It was a holiday photo that did it — a picture taken at the Biltmore Inn in Asheville, North Carolina. Jennifer Hudson was stunned when she saw it. “It blew me away. I didn’t feel like I looked like that.”
And no, she’s not ‘that’ Jennifer Hudson, the singer and actress, although both have struggled with their weight.
She’s a mother of three living in Sumter, South Carolina. And when she saw that holiday photo, Hudson realized just how overweight she’d become. At 260 pounds, she’d tried everything from weight loss programs to diet pills. She was pre-diabetic and desperate.
“I said, 'Enough is enough. I’m too young to do this. I can’t run after my kids.' My little boy ran away from me one time and I tried to run after him, and he almost got into the road before a stranger grabbed him and saved him because I couldn’t catch up to him,” Hudson said.
“I was too out of shape to do anything to help anybody else. I was worthless to my family if I couldn’t be who they needed me to be.”
She decided to look into weight loss surgery. She has plenty of company. As the number of overweight people has soared — more than 32 percent of adults in South Carolina are now considered obese — so has the number of people getting weight loss surgery. About 228,000 Americans had bariatric procedures last year alone.
The most popular type is laparoscopic sleeve gastrectomy, better known as the sleeve. The surgeon removes about 80 percent of the stomach, converting it to a banana-shaped tube that can’t hold much food and makes the person feel full quickly.
Hudson checked out a program in Lexington but chose the Bariatric Surgery Program at MUSC Health, where she clicked with surgeon Karl Byrne and dietitian Nina Crowley. Byrne started the first bariatric program in South Carolina in the 1990s and today does complex weight loss procedures as well as simpler ones such as the sleeve. Crowley works with him, helping people change the way they eat.
Hudson wanted them both to help her get control of her body again. “In high school I was a cheerleader, I played volleyball, I played softball. As I got older and started having children, I just let things go. I don’t think I noticed that I was going that way.”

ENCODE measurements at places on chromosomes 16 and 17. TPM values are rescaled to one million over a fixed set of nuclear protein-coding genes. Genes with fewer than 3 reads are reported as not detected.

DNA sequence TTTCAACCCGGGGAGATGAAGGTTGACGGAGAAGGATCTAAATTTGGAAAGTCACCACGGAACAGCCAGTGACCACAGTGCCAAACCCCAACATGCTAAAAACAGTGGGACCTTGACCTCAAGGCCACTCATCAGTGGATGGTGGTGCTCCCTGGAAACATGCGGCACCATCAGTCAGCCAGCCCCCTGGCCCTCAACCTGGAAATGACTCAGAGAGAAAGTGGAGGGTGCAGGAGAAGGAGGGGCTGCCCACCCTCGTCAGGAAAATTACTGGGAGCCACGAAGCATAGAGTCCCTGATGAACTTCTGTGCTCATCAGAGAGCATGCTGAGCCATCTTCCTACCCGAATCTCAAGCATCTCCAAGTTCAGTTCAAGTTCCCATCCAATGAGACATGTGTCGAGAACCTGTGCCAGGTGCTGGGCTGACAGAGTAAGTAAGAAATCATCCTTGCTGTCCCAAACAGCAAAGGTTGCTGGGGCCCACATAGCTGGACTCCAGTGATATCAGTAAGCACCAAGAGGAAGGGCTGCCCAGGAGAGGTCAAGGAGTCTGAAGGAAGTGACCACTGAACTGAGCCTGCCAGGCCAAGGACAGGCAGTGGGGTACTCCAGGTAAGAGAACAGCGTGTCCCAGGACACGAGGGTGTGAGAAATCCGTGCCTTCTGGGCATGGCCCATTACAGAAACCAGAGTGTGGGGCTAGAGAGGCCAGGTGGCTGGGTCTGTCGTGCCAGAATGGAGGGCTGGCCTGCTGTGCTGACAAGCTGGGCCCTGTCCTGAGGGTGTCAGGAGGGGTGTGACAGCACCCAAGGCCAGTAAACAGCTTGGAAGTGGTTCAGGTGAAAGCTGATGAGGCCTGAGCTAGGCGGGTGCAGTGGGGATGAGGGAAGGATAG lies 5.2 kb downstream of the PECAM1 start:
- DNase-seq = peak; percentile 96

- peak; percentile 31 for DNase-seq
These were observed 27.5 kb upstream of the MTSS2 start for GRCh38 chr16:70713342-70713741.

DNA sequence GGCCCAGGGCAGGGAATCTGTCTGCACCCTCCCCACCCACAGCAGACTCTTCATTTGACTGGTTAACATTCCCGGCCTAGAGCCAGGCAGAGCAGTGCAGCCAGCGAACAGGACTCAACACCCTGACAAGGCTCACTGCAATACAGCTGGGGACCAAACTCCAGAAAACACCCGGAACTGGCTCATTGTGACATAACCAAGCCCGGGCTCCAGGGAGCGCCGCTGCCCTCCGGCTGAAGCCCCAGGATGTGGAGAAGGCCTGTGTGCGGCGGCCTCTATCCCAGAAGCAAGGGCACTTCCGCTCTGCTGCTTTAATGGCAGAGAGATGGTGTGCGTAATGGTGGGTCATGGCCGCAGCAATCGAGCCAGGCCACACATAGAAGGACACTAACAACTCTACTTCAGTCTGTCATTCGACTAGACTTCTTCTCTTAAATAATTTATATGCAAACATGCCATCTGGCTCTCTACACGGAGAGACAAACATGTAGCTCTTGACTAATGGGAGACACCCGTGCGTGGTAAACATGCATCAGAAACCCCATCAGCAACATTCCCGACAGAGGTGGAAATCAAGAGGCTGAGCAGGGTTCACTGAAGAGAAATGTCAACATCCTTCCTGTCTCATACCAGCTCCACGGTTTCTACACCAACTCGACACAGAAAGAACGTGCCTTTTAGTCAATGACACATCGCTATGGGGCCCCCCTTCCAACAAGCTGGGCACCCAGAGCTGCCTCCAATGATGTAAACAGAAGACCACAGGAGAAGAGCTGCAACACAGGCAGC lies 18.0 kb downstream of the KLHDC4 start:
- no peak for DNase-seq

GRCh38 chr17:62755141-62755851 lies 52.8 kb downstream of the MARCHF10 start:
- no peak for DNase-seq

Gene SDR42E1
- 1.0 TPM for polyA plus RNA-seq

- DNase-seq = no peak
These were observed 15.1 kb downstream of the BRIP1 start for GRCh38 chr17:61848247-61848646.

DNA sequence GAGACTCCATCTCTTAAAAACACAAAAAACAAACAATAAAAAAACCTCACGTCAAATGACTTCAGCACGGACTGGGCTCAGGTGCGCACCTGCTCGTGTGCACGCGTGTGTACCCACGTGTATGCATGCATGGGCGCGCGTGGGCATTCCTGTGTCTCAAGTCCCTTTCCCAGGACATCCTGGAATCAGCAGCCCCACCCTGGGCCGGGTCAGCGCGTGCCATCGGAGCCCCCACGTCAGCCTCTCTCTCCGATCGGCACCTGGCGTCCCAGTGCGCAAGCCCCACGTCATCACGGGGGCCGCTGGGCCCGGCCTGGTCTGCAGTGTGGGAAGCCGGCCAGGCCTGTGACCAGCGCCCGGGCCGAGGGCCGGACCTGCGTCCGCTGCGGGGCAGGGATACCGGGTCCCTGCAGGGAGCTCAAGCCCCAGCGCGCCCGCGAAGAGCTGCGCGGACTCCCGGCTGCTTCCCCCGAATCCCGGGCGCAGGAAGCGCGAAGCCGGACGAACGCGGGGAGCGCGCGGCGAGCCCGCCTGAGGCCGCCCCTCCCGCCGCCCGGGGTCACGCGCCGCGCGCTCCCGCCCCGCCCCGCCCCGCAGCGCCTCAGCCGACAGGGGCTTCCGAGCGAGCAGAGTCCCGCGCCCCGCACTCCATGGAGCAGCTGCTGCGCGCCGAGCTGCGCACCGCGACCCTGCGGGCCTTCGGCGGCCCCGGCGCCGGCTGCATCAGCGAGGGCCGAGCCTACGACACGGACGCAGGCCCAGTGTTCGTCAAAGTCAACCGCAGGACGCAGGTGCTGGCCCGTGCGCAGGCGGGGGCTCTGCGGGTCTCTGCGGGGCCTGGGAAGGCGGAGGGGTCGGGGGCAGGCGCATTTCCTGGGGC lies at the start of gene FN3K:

Being overweight took a physical and emotional toll. She didn’t fit in some seats comfortably. Turnstiles were trouble. She felt like salespeople avoided her when she went clothes shopping.
And socially, her weight was a burden, too. “We would get invited to pool parties. I’d make sure that the kids went, and I had to conveniently go somewhere else so I didn’t have to stay with the other parents because I was so self-conscious about the way I looked. We avoided the beach. I felt like I was being judged."
Last December, she checked into MUSC Health for surgery. She’d done her research, finding that the risk of death within a month after bariatric surgery is lower than most other operations — about .13 percent. Potential benefits include a longer life and fewer health problems.
Byrne encourages other patients to do their own research, too, to make sure they get the right type of surgery. Because the sleeve is a relatively simple operation, he said some doctors will recommend it for people who really need a more complex procedure because they’re extremely obese.
At 260 pounds, Hudson was the perfect size for a sleeve, Byrne said. But the surgery was just the beginning. She’d have to make major changes to lose weight and keep it off.
“Once I got it done, it was hard for about a month,” Hudson said. “Basically, the mental part of it. Knowing that the things I enjoyed before were probably not going to be the same things I enjoyed afterward. Eating had been kind of a focus of our vacations and our life at the time.”
With the dietitians’ help, she realized she could still enjoy food — just in a healthier way. “I’m still a foodie. I still try different things but I taste it and enjoy it instead of finishing my plate,” Hudson said. “We still go out. I’m still very social. My friends understand.”
Byrne, Hudson’s surgeon, said the sleeve works because of Hudson’s dedication to her new lifestyle. “All of the bariatric procedures are tools for patients to conquer their food and obesity problem, but that only works if the patients are compliant. You could put the weight back on if you drank milkshakes all day long."
Hudson wasn’t about to do that. She’d paid $25,000 for the surgery. While some insurance plans cover weight loss surgery, hers didn’t. Byrne is hoping more insurers will add coverage based on data showing that the surgery works.
Hudson hopes that telling her story will raise awareness about the difference weight loss surgery can make for people like her. “I try to be open with everybody when they ask me. I have waitresses ask, ‘Did you not like your food? Why are you not eating?’ Once I explain it, people understand,” she said.
“I’ve worked really hard. Not really focusing on my looks but more focusing on my health. My mental state and my physical state. Exercising has given me clarity.”